My father grew up near or on the border of Copiague and Lindenhurst known as American Venice. We have photographs taken at the end of his road looking at the water. Here is a photograph to the right of my father taken near the back of the house. He is dressed in his little sailor outfit. To the left another photograph looking across the street at a neighbor's yard with my father in the foreground. I remember that my father took us to the area where he lived one evening during the summer. He showed us where he lived and told us that the area known as American Venice was originally used for film making before Hollywood became so important to the industry. According to the information that I found on the Internet they do not mention the film making industry but instead it was a real estate venture to bring more people to the suburbs before and after the Great Depression.
Below is a photograph of my Uncle Billy who is standing on the dock near the canals. They lived on 487 John Street in Lindenhurst according to the 1920 Federal Census.The picture taken of my grandmother, Anna Maule probably taken at the end of their block near the canals. It looks like this was taken the same day as the one by the automobile.
Another photograph of my Uncle with either his brother taken the same day as the previous one on the dock near the canal. This picture was taken of the neighbor's home across the street. They lived in American Venice until 1925 New York Census where we find them living on Wellwood Avenue in Lindenhurst.
American Venice became a unique place to live through my fathers memories.
"An ornate gazebo sat on an island in the middle of a laguna at the north end of a canal framed by striped mooring poles and gondolas imported from Italy. From their perch of towering columns, statues of winged lions invited passersby to come closer and explore, to saunter over arched Venetian bridges and past Italian-style villas.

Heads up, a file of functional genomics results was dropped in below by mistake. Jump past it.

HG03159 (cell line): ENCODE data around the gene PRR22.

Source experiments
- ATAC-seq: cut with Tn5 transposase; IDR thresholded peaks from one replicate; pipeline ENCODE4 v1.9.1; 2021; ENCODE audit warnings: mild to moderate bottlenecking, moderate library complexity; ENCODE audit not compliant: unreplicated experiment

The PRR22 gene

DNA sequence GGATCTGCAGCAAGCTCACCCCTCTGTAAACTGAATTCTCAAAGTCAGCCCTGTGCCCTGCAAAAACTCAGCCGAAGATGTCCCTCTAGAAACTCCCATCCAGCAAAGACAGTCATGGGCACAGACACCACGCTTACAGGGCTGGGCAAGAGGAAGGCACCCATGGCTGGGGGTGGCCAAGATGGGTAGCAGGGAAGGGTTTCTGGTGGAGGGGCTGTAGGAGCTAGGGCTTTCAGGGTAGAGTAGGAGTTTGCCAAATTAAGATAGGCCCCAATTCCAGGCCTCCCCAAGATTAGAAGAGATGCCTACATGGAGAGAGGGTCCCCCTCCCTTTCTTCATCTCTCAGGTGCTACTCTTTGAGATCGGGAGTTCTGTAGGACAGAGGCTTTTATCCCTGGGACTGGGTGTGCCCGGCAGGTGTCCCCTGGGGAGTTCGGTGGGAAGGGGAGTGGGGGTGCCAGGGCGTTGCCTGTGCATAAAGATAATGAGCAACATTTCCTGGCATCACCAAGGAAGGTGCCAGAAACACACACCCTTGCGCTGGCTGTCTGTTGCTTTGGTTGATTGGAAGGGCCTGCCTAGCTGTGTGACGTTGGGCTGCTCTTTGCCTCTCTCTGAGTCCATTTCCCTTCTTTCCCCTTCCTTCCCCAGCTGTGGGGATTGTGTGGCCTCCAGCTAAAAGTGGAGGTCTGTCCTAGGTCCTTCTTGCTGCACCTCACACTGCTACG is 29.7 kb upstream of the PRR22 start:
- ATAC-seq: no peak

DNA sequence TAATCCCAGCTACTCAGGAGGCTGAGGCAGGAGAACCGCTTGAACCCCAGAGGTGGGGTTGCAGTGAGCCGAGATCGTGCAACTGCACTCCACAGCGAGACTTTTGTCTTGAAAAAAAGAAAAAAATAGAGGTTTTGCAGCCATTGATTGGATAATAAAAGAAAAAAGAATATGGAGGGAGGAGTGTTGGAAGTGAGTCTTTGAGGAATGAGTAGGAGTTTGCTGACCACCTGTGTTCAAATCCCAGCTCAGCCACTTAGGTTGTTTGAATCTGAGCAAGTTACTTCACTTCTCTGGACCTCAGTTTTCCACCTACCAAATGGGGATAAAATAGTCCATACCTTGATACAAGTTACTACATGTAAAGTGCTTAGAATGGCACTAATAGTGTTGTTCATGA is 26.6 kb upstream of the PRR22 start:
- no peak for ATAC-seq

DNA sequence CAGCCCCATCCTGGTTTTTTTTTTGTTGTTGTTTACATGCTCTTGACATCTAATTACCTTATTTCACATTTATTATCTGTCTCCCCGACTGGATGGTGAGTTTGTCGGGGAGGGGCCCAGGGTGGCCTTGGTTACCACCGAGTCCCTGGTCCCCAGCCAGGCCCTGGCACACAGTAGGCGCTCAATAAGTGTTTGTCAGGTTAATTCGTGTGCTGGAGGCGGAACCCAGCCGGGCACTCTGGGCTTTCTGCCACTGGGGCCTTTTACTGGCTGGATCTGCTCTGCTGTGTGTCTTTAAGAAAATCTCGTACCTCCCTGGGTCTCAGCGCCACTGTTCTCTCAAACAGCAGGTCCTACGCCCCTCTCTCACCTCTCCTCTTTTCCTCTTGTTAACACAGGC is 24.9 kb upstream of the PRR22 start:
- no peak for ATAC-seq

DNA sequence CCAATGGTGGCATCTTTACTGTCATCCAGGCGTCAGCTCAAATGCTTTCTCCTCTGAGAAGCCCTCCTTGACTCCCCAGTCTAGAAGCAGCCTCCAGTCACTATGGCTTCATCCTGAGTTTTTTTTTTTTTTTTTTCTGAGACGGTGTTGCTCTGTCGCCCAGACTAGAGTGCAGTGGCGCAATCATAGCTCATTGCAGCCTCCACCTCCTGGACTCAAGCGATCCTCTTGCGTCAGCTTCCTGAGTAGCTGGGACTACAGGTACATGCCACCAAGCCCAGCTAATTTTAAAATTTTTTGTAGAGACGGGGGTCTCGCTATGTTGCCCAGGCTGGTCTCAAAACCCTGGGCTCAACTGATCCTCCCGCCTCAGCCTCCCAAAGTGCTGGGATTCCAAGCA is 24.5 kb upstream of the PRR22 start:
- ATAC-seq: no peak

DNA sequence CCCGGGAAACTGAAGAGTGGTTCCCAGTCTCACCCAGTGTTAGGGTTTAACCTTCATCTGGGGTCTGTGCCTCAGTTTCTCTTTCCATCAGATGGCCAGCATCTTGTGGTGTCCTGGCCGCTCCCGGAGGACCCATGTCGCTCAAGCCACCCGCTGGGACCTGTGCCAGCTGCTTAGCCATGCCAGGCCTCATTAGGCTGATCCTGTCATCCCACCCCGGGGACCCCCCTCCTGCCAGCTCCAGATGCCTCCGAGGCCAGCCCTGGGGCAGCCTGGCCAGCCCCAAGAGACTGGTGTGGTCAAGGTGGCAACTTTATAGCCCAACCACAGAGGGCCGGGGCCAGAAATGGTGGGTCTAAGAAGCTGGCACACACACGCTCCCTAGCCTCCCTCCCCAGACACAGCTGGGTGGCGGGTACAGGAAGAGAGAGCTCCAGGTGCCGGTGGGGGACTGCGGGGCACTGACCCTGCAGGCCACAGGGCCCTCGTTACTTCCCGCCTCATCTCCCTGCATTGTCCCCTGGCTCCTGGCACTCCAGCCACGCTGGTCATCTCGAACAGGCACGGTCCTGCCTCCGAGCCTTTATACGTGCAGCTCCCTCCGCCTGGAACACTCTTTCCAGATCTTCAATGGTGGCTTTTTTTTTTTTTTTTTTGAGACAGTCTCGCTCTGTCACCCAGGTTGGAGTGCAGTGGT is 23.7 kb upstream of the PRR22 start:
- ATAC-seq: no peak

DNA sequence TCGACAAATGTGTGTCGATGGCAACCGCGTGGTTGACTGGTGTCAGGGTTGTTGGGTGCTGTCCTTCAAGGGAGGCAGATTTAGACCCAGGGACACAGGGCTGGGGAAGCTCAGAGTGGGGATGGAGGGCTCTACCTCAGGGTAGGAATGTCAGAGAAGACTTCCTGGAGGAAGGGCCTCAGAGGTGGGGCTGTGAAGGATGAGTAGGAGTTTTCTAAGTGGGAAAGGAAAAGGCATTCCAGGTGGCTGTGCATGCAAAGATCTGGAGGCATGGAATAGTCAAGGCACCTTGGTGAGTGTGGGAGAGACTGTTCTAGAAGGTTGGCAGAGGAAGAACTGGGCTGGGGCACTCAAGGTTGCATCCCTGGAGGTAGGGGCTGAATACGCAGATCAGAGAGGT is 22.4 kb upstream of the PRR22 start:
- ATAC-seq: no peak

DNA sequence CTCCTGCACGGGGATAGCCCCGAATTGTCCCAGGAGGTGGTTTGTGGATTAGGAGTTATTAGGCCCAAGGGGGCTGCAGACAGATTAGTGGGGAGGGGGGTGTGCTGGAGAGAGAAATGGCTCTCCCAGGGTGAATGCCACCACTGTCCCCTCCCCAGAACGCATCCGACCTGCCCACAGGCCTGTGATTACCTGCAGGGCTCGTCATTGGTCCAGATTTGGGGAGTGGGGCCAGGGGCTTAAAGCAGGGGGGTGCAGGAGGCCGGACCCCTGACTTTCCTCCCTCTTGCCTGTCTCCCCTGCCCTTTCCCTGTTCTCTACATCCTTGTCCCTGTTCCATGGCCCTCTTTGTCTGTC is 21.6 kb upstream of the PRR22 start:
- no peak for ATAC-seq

This was once the scene not in Venice, Italy, but in American Venice, a unique community created in the 1920s in Copiague, just off the Great South Bay. The Great Depression and a surge of year-round residents eventually transformed American Venice into a conventional suburban neighborhood, and for years the Town of Babylon has been trying to recreate those golden days. But it would require acquisition of a site at the head of the canal, and the town has been unable to persuade the property owner to sell.
American Venice was the brainchild of real estate developers Victor Pisani and Isaac Meister, according to a new book, "Copiague" (Arcadia Publishing), by Babylon town archivist Mary Cascone. At a time when many communities on Long Island were still on the cusp of development, the pair decided to create right in the heart of Copiague an oasis dedicated to a city more than 4,000 miles away."